Wow. Surviving to level 20 would not be my ideal choice of goal for a difficulty metric. Not only does it define success in such a way that it may take months or years to achieve, but it also sets the bar simultaneously so low that "winning" becomes theoretically commonplace because it's easy, but also rare because most campaigns will fizzle out of boredom long before success is reached. (And you also wind up with an implied game world that is as chock-full of high-level NPCs as the Forgotten Realms.
Great points. There has to be some chance of PC death, for lethal to mean anything, but it shouldn't be simply linear. Regarding the game world I'm using a 1/100 are tier-1 equiv, 1/10th per tier upward assumption in my campaign world. Not all who fail to advance die, some retire.

If you must define success in per-level terms, take advantage of the fact that most campaigns stay at mid-levels. Make it a 50/50 shot of reaching 9th level, and maybe a 50% chance of surviving to each tier after that.
That sounds pretty reasonable. Experientially it will be affected by how a DM treats death. In my campaign, PCs roll at lowest surviving level minus 1 so one survivor will drag others upward (that can be viewed as them hoovering up characters who have already made it).

But personally I'd rather just define success in per-adventure terms. If you bring an Nth level PC on an adventure that's advertised for level N, I'd like there to be about a 50% chance of winning if you do everything in the straightforwardly obvious way, and a 100% chance of winning if you do things in a way that is smart or creative.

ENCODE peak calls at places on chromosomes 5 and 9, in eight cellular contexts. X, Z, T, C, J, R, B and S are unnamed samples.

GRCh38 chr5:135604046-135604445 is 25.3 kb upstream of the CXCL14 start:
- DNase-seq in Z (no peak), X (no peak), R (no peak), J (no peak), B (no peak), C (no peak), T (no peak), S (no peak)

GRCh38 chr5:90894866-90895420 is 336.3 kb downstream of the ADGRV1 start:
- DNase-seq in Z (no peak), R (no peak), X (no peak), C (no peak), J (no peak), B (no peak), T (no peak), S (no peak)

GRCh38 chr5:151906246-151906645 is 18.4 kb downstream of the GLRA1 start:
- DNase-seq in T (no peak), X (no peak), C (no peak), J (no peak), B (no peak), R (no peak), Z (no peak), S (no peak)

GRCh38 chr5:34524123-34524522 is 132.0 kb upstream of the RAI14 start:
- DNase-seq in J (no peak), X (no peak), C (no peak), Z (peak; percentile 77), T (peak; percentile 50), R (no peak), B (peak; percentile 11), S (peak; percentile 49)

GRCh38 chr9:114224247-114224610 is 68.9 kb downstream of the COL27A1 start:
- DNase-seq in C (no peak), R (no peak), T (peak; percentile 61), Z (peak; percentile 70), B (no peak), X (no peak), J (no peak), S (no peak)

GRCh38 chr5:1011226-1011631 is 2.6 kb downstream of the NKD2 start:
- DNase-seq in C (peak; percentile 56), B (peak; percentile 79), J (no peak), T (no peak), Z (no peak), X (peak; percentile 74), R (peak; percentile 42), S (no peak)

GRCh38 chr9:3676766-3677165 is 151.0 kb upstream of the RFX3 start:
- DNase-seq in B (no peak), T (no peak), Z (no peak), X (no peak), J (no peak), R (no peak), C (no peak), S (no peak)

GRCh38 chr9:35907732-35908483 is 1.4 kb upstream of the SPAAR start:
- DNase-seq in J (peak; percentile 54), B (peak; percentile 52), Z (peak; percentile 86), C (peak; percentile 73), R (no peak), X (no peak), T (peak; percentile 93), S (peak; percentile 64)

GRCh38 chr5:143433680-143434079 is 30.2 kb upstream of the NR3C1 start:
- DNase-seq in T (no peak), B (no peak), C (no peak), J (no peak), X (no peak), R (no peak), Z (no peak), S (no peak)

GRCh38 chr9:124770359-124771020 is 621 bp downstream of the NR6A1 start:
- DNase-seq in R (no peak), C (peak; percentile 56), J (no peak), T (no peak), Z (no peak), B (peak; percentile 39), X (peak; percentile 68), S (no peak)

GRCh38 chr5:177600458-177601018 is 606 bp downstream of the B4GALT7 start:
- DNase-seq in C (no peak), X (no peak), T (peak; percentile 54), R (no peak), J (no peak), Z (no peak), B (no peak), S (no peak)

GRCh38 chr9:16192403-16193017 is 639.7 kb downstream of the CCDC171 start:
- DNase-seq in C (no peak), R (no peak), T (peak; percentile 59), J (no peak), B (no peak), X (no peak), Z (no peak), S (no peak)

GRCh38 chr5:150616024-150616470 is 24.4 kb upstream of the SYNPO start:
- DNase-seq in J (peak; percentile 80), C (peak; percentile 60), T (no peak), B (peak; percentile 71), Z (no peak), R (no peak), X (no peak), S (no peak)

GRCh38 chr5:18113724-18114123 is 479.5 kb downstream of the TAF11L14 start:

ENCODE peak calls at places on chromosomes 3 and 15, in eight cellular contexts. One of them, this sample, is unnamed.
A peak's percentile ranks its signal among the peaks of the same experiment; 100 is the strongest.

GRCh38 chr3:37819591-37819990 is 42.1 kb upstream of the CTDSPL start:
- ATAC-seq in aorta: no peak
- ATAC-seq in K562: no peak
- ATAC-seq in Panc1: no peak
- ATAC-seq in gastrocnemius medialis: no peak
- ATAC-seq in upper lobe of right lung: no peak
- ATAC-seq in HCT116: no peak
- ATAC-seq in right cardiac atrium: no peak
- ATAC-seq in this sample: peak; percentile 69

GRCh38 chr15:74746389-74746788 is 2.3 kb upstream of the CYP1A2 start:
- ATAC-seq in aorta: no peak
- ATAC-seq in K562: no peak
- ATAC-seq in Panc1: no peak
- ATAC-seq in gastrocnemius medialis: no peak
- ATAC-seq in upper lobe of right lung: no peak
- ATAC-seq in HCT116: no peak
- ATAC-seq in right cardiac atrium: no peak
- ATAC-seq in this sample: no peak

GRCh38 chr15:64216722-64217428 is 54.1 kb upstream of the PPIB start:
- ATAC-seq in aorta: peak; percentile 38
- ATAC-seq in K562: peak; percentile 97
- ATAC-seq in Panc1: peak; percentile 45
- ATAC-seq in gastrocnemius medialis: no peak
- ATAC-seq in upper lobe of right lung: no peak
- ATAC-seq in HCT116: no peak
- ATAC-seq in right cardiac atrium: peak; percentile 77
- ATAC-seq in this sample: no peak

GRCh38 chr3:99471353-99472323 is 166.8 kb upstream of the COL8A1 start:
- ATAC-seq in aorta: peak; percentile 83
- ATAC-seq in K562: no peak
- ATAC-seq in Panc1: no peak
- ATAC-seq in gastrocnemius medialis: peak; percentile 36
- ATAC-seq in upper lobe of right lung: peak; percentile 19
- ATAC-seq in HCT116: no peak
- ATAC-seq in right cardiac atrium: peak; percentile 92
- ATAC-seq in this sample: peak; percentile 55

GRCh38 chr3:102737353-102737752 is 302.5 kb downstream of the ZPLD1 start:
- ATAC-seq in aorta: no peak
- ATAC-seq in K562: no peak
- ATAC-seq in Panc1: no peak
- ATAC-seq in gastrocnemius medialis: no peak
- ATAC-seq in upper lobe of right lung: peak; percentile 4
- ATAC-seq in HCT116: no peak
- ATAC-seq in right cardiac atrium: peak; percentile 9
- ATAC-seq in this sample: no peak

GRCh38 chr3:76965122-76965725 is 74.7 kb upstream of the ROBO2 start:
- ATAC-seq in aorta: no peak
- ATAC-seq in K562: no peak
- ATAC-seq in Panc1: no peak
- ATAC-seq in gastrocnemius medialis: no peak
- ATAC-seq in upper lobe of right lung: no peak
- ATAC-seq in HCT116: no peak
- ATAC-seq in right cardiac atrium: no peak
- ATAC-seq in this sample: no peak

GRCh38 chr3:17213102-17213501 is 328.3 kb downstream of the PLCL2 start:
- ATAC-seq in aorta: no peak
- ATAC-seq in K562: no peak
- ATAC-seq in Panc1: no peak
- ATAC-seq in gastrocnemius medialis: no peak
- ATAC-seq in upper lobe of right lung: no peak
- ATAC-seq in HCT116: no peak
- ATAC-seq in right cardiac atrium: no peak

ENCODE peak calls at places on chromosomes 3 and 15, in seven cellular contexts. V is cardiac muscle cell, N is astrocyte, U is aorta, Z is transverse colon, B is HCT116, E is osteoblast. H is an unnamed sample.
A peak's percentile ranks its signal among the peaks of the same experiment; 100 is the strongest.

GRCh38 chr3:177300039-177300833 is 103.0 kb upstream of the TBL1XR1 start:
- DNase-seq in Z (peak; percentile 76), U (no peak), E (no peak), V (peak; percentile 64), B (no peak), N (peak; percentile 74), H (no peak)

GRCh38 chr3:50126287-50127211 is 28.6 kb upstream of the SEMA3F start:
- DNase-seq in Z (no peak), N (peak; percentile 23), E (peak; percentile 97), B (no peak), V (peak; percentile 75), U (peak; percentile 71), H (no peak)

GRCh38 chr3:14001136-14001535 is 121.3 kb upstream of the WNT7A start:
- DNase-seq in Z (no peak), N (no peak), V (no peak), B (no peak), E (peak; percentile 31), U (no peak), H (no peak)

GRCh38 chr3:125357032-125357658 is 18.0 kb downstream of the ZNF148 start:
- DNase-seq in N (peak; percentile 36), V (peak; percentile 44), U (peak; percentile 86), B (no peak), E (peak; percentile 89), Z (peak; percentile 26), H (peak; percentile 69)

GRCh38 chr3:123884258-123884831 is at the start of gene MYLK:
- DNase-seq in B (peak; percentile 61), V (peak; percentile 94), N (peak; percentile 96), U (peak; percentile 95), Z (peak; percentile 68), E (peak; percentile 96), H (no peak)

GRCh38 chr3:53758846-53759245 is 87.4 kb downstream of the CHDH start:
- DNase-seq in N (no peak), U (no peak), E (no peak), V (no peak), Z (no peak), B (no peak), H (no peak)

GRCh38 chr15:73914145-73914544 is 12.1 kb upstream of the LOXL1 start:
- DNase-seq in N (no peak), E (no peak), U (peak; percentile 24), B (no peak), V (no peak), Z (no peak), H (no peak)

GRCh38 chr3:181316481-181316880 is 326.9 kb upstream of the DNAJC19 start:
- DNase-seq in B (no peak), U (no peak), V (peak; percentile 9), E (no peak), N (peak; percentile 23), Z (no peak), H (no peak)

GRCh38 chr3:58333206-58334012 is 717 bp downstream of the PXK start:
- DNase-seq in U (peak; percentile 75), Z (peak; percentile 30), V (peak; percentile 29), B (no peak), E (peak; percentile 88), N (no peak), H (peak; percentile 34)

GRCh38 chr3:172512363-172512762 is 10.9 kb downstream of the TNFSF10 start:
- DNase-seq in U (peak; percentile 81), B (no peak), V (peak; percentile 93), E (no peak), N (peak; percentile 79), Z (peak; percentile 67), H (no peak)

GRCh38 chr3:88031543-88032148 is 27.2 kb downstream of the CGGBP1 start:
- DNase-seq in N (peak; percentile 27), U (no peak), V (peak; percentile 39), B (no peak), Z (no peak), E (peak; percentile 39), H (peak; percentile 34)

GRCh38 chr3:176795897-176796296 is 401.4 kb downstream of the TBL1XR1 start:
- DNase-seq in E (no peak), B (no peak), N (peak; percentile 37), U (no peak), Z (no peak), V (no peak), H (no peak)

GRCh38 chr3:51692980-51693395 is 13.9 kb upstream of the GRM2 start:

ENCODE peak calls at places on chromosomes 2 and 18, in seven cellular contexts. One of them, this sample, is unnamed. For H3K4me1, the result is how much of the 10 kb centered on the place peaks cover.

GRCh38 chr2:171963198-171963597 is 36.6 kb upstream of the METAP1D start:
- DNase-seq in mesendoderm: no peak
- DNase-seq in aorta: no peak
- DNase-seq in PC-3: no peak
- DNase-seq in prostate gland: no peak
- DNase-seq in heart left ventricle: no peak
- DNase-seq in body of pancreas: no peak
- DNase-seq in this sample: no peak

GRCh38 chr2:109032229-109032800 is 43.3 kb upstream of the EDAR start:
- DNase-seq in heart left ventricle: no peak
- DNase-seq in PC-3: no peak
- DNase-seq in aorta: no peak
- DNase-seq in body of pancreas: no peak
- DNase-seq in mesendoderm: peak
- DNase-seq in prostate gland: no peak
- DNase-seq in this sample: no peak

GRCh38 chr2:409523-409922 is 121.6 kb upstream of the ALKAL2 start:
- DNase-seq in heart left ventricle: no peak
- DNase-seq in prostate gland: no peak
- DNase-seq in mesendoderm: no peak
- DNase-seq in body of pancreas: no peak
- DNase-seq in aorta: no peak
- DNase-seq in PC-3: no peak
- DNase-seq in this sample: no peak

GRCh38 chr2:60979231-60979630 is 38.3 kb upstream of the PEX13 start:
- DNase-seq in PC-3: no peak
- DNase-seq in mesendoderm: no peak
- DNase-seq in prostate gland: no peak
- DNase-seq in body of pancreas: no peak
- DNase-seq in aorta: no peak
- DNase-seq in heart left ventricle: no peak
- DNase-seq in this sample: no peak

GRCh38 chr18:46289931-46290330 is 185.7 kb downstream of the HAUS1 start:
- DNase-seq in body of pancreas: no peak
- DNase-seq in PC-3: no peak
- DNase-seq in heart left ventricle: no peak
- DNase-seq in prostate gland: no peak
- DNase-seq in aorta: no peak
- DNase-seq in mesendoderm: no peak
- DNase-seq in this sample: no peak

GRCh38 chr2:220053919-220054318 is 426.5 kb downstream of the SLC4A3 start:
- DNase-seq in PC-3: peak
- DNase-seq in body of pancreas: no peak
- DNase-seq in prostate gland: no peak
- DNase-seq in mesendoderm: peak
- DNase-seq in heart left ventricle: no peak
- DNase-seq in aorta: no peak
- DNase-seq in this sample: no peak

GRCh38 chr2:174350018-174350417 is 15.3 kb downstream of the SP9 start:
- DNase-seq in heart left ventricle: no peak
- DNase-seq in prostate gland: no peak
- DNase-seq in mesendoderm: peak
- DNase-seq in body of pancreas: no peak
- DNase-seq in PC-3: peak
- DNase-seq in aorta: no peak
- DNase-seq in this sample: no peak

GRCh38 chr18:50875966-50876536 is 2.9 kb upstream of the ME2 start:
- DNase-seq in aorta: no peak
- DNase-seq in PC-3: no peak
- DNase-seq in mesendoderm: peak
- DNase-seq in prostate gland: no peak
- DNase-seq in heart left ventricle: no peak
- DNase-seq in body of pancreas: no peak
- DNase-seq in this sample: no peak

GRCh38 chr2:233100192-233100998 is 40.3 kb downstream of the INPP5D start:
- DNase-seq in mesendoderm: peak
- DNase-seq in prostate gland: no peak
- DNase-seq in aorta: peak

In order to define lethality in a way that meaningfully relates to encounters, there must be some chance of PC death per encounter. Whatever that chance is, it's always going to be put over the number of encounters PCs will experience. Whether that be per adventure or per career makes no statistical difference. Remember that the chance of death - the difficulty - isn't a fixed value in relationship to player performance. Stronger player performance can reduce the lethality. Weaker performance can increase it. That is all by definition, in order for the construct to have meaning.
 

In order to define lethality in a way that meaningfully relates to encounters, there must be some chance of PC death per encounter. Whatever that chance is, it's always going to be put over the number of encounters PCs will experience.*snip*

I don't see how that follows. My expectations for what will kill a PC are derived from my experience with PCs; I may not always estimate the odds perfectly, but it's as possible for me to underestimate difficulty as to overestimate it.